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Last Monday, Spain's largest utility company Iberdrola SA announced that it has agreed to sell its French renewable energy unit to two French firms, and one American diversified technology and energy giant, General Electric Company (NYSE:GE).

Overall, the deal is worth €350 million, or $462 million, including sale price, loans, and debt repayments. GE is said to be in position to acquire 40% of the French wind farms that Iberdrola is selling. This seems to be the perfect decision, considering the growing wind energy market all over the world.

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GE's market share has deteriorated to 7.7%, owing to the tough market conditions in the U.S., falling down the ranks to Number 6 in 2011, from 3 in 2010 and 2 in 2008 and 2009. Denmark's Vestas (OTCPK:VWDRY) held on to its position as the world's leading wind turbine manufacturer in 2011 with over 12% in 2011, maintaining the lead over challenger for the Number 1 slot; China's Sinovel. Germany's Siemens (SI) had fallen from Number 5 in the world to number 9 in 2009. It has retained the number 9 position for three years now.

When the wind energy market is expected to be the third largest energy sector at $48.5 billion by 2015, it's not hard to understand that there's a strong motive behind the recent acquisition by GE. For the record, the total installed capacity of the French wind farms being sold is 321.4 megawatts (MW), and 40 percent of that comes down to an additional installed capacity of 128.56 MW for GE.

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The total operational profit of the Energy Infrastructure segment has dropped to $6.65 billion in 2011, compared to $7.27 billion in 2010, regardless of the revenue spike. The present acquisition is probably a move to correct that and prepare the company's market presence in the coming few years. Nice move, GE!

And this is what is called streamlining the business, and GE is all set to overhaul its whole process, as is evident from another recent development below.

GE has also announced the signing of an agreement with Woodward, Inc. (NASDAQ:WWD), an independent designer and manufacturer of control solutions for the aerospace and energy markets, to divest its hydraulic thrust reverser actuation systems unit, which manufactures various products for commercial aircrafts such as the Boeing 737, Boeing 747, Boeing 777, and Airbus A320, for roughly $200 million in cash.

The GE Aviation unit's revenue stands at $18.86 billion in 2011, far below $19.24 billion in 2008 before the Great Recession. The revenue graph has only deteriorated until 2010, after which it showed slight improvement.

Not only that, following the acquisition of Avio's aviation unit for €3.3 billion (or $4.3 billion) a few days back in December 2012, the acquiring company will invest $1.1 billion in the next 10 years in the aviation assets it acquires from Avio, confirmed GE Aviation's chairman and chief executive David Joyce.

As anyone can understand, GE certainly needs to save up capital and cut losses for the amount of expenditures it has incurred or is going to incur soon. The present "investment and divestment" process just streamlines it for better operational margin in the future. Again a good move, GE!

If you are worried about the future earnings of the company, here's what the Street analysts have to say:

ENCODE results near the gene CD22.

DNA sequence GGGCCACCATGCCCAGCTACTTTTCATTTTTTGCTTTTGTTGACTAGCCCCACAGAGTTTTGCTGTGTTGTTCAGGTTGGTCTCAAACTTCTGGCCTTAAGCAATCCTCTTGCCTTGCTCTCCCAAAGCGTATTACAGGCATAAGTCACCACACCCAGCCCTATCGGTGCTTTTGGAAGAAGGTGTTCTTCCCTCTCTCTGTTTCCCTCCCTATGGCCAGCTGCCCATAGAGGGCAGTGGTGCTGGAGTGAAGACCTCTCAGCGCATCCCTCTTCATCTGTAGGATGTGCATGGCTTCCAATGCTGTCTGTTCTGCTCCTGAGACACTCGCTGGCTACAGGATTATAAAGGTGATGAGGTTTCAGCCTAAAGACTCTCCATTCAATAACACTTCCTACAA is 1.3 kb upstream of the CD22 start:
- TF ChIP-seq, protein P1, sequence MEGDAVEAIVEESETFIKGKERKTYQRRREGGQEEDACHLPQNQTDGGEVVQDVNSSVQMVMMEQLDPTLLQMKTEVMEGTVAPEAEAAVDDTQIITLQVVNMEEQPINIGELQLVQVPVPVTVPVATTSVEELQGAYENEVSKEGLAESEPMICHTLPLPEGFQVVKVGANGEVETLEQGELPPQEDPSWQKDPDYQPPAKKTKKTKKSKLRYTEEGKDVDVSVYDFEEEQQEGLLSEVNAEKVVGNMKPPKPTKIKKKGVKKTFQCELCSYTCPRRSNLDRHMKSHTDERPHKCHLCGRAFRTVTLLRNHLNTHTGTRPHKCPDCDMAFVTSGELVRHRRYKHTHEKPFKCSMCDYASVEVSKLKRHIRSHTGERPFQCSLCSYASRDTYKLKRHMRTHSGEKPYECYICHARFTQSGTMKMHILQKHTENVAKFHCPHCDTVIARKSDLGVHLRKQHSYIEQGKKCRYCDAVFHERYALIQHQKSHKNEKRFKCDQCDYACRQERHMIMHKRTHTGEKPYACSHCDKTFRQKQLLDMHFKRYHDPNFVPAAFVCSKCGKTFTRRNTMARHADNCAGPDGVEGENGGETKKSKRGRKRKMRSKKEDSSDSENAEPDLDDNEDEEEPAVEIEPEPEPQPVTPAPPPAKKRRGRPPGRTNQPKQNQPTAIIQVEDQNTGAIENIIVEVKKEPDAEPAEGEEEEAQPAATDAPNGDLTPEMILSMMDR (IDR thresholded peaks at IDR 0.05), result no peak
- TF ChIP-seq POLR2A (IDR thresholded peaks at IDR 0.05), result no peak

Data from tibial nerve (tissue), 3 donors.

Fiscal
Year End

Consensus
EPS Forecast

High EPS
Forecast

Low EPS
Forecast

Number of
Estimates

Over the Last 4 Weeks
Number of Revisions

Up

Down

Dec 2012

1.51

1.55

1.5

10

1

1

Dec 2013

1.68

1.75

1.63

12

0

7

Dec 2014

1.86

2

1.76

6

0

0

Dec 2015

2.13

2.14

2.11

2

0

0

GE's earnings are expected to have a steady rise until 2015. And even long-term trends prove their validity, where you see the EPS has only gone up in the last couple of years.

Fundamentally, GE seems to be taking the right steps at the moment and is poised for a better future. And that should show in the stock price gain, noting the fact that GE's price-to-book ratio at 1.86 is much lower than the 3.35 of United Technologies (NYSE:UTX) and 2.27 of Siemens.

A Look at the Technical Side

Let's first take a look at an image below.

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Japanese candlesticks show longer upper shadows, long bodies. This means that there is sufficient buying pressure that will probably not allow the price to go down.

Relative Strength Index (RSI) is below 50. This shows that the stock is yet not oversold and that the price will gain back in the coming few days or months.

Volume by Price has the longest bar around the price of $20.50. In the last 3 months, the stock price has been testing the support and has not been able to go down. This can turn out to be an uptrend.

On Balance Volume (OBV) line is trending down. There are not many sellers around, and with the acquisition news and following hopes for 2013, the price might just go up.

MACD divergence shows lower lows, constant highs. Again a sign of constant buying pressure and decreasing selling pressure!

Conclusion

When compared with other rivals, GE doesn't prove to be a quality buy. But then again, the stock price has got potential to go up, and with some more acquisitions down the line, it can probably hit a new high sometime later. Who knows?

If you ask me, I am neutral about the stock. But one thing must be noted; GE can be a source of good dividend income, if not a value buy at the moment.

Source: General Electric - One More Acquisition, Still A Way To Go